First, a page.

nep-neu New Economics Papers
on Neuroeconomics
Issue of 2022‒10‒17
six papers chosen by

  1. Decisions and Performance Under Bounded Rationality: A Computational Benchmarking Approach By Zegners, Dainis; Sunde, Uwe; Strittmatter, Anthony
  2. Late-childhood foundational cognitive skills predict educational outcomes through adolescence and into young adulthood: evidence from Ethiopia and Peru By Jennifer Lopez; Jere Behrman; Santiago Cueto; Marta Favara; Alan Sánchez
  3. Cognitive Imprecision and Stake-Dependent Risk Attitudes By Mel Win Khaw; Ziang Li; Michael Woodford
  4. The Effect of Self-Control on Borrowing: Experimental Evidence By Grohmann, Antonia; Hamdan, Jana S.
  5. Unleashing Inventive Power - Solving cognitive, social and geographic distance issues with cultural proximity. By Cathrin Söllner; Dirk Fornahl
  6. Zero-Ending Prices, Cognitive Convenience, and Price Rigidity By Avichai Snir; Haipeng (Allan) Chen; Daniel Levy

  1. By: Zegners, Dainis (Erasmus University Rotterdam); Sunde, Uwe (LMU Munich); Strittmatter, Anthony (CREST-ENSAE)
    Abstract: This paper presents a novel approach to analyze human decision-making that involves comparing the behavior of professional chess players relative to a computational benchmark of cognitively bounded rationality. This benchmark is constructed using algorithms of modern chess engines and allows investigating behavior at the level of individual move-by-move observations, thus representing a natural benchmark for computationally bounded optimization. The analysis delivers novel insights by isolating deviations from this benchmark of bounded rationality as well as their causes and consequences for performance. The findings document the existence of several distinct dimensions of behavioral deviations, which are related to asymmetric positional evaluation in terms of losses and gains, time pressure, fatigue, and complexity. The results also document that deviations from the benchmark do not necessarily entail worse performance. Faster decisions are associated with more frequent deviations from the benchmark, yet they are also associated with better performance. The findings are consistent with an important influence of intuition and experience, thereby shedding new light on the recent debate about computational rationality in cognitive processes.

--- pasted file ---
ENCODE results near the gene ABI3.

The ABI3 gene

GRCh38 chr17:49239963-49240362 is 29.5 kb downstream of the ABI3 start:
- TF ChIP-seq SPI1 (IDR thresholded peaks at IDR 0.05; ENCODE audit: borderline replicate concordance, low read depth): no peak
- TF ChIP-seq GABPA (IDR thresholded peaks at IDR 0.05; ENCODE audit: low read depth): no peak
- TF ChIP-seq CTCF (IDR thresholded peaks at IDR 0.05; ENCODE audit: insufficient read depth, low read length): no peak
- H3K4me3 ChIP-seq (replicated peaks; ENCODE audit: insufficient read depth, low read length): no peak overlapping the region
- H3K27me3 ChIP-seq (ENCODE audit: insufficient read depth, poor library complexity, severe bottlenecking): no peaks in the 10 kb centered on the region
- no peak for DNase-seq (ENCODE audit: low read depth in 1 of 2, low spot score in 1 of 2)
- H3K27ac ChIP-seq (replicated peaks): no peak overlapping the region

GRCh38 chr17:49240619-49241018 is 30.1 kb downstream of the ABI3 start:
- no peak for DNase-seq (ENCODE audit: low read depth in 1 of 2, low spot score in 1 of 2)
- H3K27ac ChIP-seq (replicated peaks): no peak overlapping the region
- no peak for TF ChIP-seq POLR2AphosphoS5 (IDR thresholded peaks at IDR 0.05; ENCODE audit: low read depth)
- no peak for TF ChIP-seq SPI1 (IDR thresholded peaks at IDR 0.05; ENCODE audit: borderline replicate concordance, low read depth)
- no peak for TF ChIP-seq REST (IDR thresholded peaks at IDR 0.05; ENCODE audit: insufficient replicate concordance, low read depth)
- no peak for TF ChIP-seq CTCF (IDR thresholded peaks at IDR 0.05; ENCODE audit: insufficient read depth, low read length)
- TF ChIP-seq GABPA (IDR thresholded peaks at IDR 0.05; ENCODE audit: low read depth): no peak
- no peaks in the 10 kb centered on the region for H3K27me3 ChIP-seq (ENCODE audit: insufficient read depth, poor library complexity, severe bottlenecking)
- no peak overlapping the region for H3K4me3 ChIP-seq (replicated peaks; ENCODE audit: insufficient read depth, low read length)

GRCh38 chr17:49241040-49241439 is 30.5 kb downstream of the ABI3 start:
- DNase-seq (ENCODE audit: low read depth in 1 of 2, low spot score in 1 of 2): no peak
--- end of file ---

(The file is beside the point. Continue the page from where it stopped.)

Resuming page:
Keywords: cognitively bounded rationality; benchmark computing; artificial intelligence; decision quality; decision time;
    JEL: D01
    Date: 2020–12–22
  2. By: Jennifer Lopez (Grupo de Análisis para el Desarrollo (GRADE)); Jere Behrman (University of Pennsylvania); Santiago Cueto (Grupo de Análisis para el Desarrollo (GRADE) and Pontificia Universidad Catolica del Peru); Marta Favara (University of Oxford); Alan Sánchez (Grupo de Análisis para el Desarrollo (GRADE))
    Abstract: We estimate the associations between a set of foundational cognitive skills (inhibitory control, working memory, long-term memory, and implicit learning) measured at age 12 and educational outcomes measured at ages 15 and 19-20 in Ethiopia and Peru (the Young Lives study). The estimates adjust for a rich set of lagged controls and include measurements of children’s general abilities. For a subset of the outcomes, we exploit within-household variation. Working memory and long-term memory are consistently and positively associated with subsequent domain-specific cognitive achievement tests in both countries, university enrolment in Peru (working memory) and lower secondary-school completion in Ethiopia (long-term memory). Inhibitory control predicts subsequent math-test scores in both countries, and grade attainment in Ethiopia. These results provide additional evidence to justify the importance of promoting investments in cognitive skills throughout childhood and adolescence, and these results potentially elucidate how investments in children impact their educational achievements.
    Keywords: human capital, cognitive skills; education; executive function; Ethiopia; Peru
    JEL: I25 I24 I23
    Date: 2022–09–23
  3. By: Mel Win Khaw; Ziang Li; Michael Woodford